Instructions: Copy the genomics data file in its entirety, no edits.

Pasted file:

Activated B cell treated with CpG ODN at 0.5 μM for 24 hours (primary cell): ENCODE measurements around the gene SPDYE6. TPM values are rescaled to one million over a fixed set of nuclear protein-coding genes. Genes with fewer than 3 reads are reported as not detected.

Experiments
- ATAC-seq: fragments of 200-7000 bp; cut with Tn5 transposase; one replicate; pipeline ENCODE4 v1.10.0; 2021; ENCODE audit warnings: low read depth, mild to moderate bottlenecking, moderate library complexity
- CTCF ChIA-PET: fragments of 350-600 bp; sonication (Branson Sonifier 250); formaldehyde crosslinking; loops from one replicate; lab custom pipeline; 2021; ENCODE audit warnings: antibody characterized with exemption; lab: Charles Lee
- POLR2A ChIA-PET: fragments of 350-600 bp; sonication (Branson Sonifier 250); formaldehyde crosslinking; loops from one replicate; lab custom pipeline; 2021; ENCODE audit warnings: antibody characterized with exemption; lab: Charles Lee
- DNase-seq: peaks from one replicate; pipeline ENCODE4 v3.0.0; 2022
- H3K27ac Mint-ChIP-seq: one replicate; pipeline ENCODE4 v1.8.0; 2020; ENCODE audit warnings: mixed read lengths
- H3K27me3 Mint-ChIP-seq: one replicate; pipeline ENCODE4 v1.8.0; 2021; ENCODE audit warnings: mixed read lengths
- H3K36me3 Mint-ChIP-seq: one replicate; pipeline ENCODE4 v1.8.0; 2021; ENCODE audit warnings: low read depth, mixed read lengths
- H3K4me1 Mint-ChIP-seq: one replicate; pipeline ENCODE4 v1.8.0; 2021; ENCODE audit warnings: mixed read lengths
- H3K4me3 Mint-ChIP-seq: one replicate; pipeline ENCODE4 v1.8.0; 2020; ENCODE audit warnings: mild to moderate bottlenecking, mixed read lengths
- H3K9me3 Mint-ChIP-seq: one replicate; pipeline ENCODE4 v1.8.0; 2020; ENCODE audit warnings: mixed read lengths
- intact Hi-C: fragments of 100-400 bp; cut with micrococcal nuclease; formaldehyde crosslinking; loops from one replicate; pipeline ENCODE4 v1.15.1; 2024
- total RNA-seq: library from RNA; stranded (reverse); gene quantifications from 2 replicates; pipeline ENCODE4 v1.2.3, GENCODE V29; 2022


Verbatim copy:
Activated B cell treated with CpG ODN at 0.5 μM for 24 hours (primary cell): ENCODE measurements around the gene SPDYE6. TPM values are rescaled to one million over a fixed set of nuclear protein-coding genes. Genes with fewer than 3 reads are reported as not detected.

Experiments
- ATAC-seq: fragments of 200-7000 bp; cut with Tn5 transposase; one replicate; pipeline ENCODE4 v1.10.0; 2021; ENCODE audit warnings: low read depth, mild to moderate bottlenecking, moderate library complexity
- CTCF ChIA-PET: fragments of 350-600 bp; sonication (Branson Sonifier 250); formaldehyde crosslinking; loops from one replicate; lab custom pipeline; 2021; ENCODE audit warnings: antibody characterized with exemption; lab: Charles Lee
- POLR2A ChIA-PET: fragments of 350-600 bp; sonication (Branson Sonifier 250); formaldehyde crosslinking; loops from one replicate; lab custom pipeline; 2021; ENCODE audit warnings: antibody characterized with exemption; lab: Charles Lee
- DNase-seq: peaks from one replicate; pipeline ENCODE4 v3.0.0; 2022
- H3K27ac Mint-ChIP-seq: one replicate; pipeline ENCODE4 v1.8.0; 2020; ENCODE audit warnings: mixed read lengths
- H3K27me3 Mint-ChIP-seq: one replicate; pipeline ENCODE4 v1.8.0; 2021; ENCODE audit warnings: mixed read lengths
- H3K36me3 Mint-ChIP-seq: one replicate; pipeline ENCODE4 v1.8.0; 2021; ENCODE audit warnings: low read depth, mixed read lengths
- H3K4me1 Mint-ChIP-seq: one replicate; pipeline ENCODE4 v1.8.0; 2021; ENCODE audit warnings: mixed read lengths
- H3K4me3 Mint-ChIP-seq: one replicate; pipeline ENCODE4 v1.8.0; 2020; ENCODE audit warnings: mild to moderate bottlenecking, mixed read lengths
- H3K9me3 Mint-ChIP-seq: one replicate; pipeline ENCODE4 v1.8.0; 2020; ENCODE audit warnings: mixed read lengths
- intact Hi-C: fragments of 100-400 bp; cut with micrococcal nuclease; formaldehyde crosslinking; loops from one replicate; pipeline ENCODE4 v1.15.1; 2024
- total RNA-seq: library from RNA; stranded (reverse); gene quantifications from 2 replicates; pipeline ENCODE4 v1.2.3, GENCODE V29; 2022